Energy bills set to rocket by a massive £693/year for millions as new price cap is confirmed — should you still 'do nothing' or is now the time to fix?
Energy bills will rise by a typical £693/year for 22 million households in April, as regulator Ofgem confirmed the steepest ever increase to the new price cap level this morning. We've been warning this huge rise was coming due to record gas prices firms are paying, and unfortunately, due to the dire state of the market, most can't save by switching right now.
The increase is down to Ofgem raising the price cap on standard and default tariffs by 54%. On "typical" energy use, this means the price cap will rise from £1,277/year to £1,971/year from Friday 1 April.
More than 60% of households are on these standard tariffs – you'll be on one if you've never switched, your fixed deal ended and you didn't switch again, or if your provider went bust and you were moved across to a new supplier.
While there's little you can do to avoid the hikes, with no cheap deals for switchers, the Government announced this morning that over £9 billion in state-backed loans will be made available in England, Scotland and Wales, with households set to be given up to £350 to help with their energy bills this year.
The rise in the level of the price cap comes as no surprise, and we've been warning of a substantial hike for months due to record wholesale costs (what firms pay). It takes the price cap to its highest ever level since its January 2019 introduction, adding a massive £693/year to the average household's bills – with most suppliers typically pricing their standard tariffs within a pound of the cap.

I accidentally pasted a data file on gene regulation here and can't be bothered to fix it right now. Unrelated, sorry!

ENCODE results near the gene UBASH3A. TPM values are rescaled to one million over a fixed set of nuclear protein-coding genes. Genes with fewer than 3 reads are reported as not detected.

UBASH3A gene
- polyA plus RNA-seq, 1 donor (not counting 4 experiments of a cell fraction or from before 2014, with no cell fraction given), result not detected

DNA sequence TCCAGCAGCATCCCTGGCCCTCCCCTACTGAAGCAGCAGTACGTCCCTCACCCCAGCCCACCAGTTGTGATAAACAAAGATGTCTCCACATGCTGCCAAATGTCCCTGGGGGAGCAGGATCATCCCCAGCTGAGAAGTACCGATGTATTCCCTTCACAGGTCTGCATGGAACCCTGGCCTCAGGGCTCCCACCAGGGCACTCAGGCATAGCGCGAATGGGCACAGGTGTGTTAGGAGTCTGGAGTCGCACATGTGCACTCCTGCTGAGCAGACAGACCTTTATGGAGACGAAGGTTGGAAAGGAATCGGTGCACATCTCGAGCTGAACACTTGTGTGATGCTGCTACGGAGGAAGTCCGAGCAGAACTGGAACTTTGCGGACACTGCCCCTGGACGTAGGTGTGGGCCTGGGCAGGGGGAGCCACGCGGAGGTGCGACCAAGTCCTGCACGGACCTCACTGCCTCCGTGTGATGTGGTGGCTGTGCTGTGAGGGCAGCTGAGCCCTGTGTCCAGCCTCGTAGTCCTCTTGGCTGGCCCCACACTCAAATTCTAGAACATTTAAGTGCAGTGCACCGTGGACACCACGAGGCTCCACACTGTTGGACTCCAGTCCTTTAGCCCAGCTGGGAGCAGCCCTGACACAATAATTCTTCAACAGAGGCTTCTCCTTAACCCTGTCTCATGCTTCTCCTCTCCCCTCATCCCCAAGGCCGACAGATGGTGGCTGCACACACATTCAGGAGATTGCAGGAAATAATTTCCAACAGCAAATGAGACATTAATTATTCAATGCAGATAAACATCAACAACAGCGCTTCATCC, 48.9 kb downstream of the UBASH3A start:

And bear in mind, the new cap level isn't the maximum anyone will pay. The price cap sets a limit on the rates you pay for each unit of gas and electricity, so if you use more, you'll pay more. Under the new cap, the rates on average (it varies by region) are about 7p/kWh for gas, with a standing charge of 27p per day. For electricity, it's about 28p/kWh, with a standing charge of 45p per day.
According to the regulator, the sharp rise is all down to a record rise in global gas prices over the last six months, with wholesale prices quadrupling in the last year.
Ofgem has also announced a £708/year increase to the cap for four million households on prepay tariffs – to £2,017/year for a typical household.
For more info on how the cap works, see our Energy price cap FAQs guide or, if you're struggling with the energy hikes, see our new What to do if you're struggling to pay your energy bills? guide.
Martin: Most should DO NOTHING, stick on the price cap and don't fix
Martin Lewis has warned that most households should continue to do nothing with their energy and should stick with the price cap. Watch Martin's video explainer from the latest episode of The Martin Lewis Money Show Live below.
The clip above has been taken from The Martin Lewis Money Show Live on Thursday 3 February 2022, with the permission of ITV Studios. All rights reserved. You can turn on subtitles by selecting the keyboard image at the bottom right of the video. You can also watch the full episode on the ITV Hub.
There are still no open market tariffs that are cheaper than the new price cap – so for most, it's likely still best to do nothing
The market's cheapest deal that you can switch to right now is £2,150/year – that's considerably higher than the new price cap. At that rate, fixing now is still unlikely to be worth it.
If we assume the price cap stays the same after the 1 April hike, you'd have to find a cheap fix that's no more than 44% costlier than your current price-capped tariff.
Yet we know that the cap will change again in October, and if wholesale energy prices stay where they are now, there would likely be another rise of around 20%, to more than £2,300/year on typical use. Based on this, you'd need to find a fixed deal now that's no more than 59% more expensive than your current price-capped tariff, to make it worth considering.
Bear in mind we don't have a crystal ball here, and we've had to make a number of assumptions when calculating this, but these percentages should work as a rule of thumb.